The Street Fighter franchise is so iconic to a generation of players, so steeped in warm, fuzzy nostalgia, that updating it requires a surgeon's touch. You can't keep making the same game, but its success lies in its simple mechanics, stored deep in the muscle memory of our fingers. If a Street Fighter II aficionado can’t pick up a control-pad 25 years later and throw out a hadouken, something has gone terribly wrong. Tread softly, Capcom, because you tread on my dreams.
There are flashes of this mythic brilliance in Street Fighter V – those moments when you pull off a spinning pile-driver with Russian wrestler Zangief to win a match that seemed beyond salvation – but these are easily lost amid the distractions of a game that’s so far from finished it’s almost unplayable.
Nostalgia aside, SFV seems to be aimed at fairly high-level competitive gamers, with an emphasis on leveling up your character (by beating others in online bouts) and improving your world ranking. The menus are a faff, but when you’re eventually pulled into a match you’ll discover a game that, at its best, is both joyously familiar and subtly different. Combat feels weighty and visceral, with the limited number of moves easy to learn but tough to pull off under pressure. It’s unmistakably a Street Fighter game, but with neat additions like character-specific bonuses (combo boosts, special attacks, power-ups) that unlock mid-bout and can drastically alter the flow of a fight.
There are, however, slim pickings for fans of single-player gaming, with only a bafflingly undercooked story-mode (complete with bargain-basement voice acting), a grindy survival trial and a non-competitive training arena in which your opponent can’t fight back. That’s it – not even a classic “arcade” option. The promise of a more fleshed-out story-mode and daily challenges, set to roll out between now and June, are scant consolation.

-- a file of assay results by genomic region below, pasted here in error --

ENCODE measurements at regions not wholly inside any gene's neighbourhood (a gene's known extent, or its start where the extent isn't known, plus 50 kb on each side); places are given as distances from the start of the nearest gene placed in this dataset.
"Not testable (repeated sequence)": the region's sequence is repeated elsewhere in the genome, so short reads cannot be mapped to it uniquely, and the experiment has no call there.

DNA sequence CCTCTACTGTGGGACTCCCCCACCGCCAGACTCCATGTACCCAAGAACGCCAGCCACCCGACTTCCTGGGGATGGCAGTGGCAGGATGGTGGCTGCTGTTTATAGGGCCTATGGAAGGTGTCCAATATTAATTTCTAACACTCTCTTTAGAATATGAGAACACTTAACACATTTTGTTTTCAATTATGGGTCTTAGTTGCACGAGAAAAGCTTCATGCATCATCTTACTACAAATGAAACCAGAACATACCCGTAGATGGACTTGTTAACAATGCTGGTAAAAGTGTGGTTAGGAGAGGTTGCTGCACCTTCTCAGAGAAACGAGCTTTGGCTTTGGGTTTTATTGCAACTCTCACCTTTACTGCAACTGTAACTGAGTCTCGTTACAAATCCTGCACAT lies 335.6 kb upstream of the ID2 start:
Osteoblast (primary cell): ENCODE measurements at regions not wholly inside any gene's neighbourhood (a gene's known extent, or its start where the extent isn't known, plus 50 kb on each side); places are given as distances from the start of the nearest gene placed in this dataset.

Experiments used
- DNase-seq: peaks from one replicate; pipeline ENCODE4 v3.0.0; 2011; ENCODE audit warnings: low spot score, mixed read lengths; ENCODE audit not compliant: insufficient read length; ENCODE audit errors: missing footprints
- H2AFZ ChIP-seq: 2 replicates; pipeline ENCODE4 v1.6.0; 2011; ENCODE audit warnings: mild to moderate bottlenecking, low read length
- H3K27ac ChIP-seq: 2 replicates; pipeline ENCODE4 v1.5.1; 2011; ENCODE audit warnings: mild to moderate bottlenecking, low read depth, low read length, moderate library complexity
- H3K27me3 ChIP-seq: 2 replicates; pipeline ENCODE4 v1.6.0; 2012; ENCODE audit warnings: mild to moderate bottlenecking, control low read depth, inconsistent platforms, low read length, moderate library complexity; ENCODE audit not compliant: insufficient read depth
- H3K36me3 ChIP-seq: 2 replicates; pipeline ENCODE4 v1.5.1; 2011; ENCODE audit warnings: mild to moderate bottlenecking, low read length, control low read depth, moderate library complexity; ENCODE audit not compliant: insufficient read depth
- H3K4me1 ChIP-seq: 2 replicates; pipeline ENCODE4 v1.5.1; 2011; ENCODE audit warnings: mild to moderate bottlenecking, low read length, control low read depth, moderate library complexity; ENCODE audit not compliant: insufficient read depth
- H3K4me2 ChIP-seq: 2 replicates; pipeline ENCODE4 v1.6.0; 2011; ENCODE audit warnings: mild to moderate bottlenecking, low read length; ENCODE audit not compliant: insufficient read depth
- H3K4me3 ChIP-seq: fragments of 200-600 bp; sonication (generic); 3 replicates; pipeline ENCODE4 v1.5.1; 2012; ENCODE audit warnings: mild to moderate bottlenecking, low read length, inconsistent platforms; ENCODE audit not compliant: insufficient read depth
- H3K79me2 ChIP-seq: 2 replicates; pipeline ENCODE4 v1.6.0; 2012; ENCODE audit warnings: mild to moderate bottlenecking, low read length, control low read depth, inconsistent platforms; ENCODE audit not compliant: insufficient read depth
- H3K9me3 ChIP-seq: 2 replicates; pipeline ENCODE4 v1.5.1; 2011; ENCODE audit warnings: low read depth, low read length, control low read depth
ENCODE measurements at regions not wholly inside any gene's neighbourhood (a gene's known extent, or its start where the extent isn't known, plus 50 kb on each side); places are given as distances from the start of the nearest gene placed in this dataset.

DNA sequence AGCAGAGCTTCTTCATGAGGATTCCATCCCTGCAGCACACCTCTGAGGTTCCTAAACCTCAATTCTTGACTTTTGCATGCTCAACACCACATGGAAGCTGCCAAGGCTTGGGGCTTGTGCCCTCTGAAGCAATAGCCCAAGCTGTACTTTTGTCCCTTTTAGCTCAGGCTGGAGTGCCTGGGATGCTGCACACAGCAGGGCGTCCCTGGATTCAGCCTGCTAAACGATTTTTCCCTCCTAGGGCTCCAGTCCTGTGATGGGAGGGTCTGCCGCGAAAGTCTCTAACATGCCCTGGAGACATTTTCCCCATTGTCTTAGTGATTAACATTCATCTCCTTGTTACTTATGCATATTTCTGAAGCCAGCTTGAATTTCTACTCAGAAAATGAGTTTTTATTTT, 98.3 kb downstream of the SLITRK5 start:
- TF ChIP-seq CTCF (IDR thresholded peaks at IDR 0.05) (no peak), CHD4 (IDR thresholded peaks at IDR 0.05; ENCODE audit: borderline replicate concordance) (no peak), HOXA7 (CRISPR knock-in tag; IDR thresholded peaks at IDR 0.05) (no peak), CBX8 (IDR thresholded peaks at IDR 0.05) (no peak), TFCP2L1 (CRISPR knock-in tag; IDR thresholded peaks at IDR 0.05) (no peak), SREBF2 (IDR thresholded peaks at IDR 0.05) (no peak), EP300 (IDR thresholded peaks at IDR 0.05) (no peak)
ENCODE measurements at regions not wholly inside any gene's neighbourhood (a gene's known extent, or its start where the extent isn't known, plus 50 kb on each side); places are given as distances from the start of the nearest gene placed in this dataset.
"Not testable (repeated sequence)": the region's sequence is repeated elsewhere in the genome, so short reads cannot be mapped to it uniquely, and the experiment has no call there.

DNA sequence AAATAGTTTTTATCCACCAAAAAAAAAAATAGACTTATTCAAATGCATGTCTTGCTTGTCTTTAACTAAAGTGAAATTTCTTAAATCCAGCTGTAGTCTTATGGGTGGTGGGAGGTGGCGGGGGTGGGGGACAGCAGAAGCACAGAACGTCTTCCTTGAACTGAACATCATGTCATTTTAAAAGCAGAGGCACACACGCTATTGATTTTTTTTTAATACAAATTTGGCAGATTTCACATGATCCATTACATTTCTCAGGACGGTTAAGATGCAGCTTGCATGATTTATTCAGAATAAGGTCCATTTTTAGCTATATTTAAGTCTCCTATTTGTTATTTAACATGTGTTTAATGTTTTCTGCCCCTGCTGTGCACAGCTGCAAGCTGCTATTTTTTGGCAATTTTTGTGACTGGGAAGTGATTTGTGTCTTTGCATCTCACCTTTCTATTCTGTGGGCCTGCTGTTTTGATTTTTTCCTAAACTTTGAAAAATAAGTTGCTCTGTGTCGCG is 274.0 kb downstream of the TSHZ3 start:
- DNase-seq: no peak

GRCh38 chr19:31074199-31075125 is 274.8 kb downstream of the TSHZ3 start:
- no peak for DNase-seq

It is, sadly, worth mentioning SFV’s boobs (all female characters are preposterously pneumatic), which appear to have grown steadily over the seven years since SFIV; they’re grotesque, physics-defying and utterly juvenile. One character, R Mika, appears to be wearing one of those maternity tops that allow to to breast feed without getting undressed.
Street Fighter V doesn’t tinker too much with its core formula: a handful of well-devised improvements aside, the business of fighting is as good as it’s ever been, whether your jumping on point was 1991 or 2009. But this is a full-priced game that’s still very much under-construction. Maybe after six months’ of updates things will be different, but for now those of us hoping to relive the casual, arcade fun of the summer of 1991 will be bitterly disappointed. And the boobs: we could have done without them.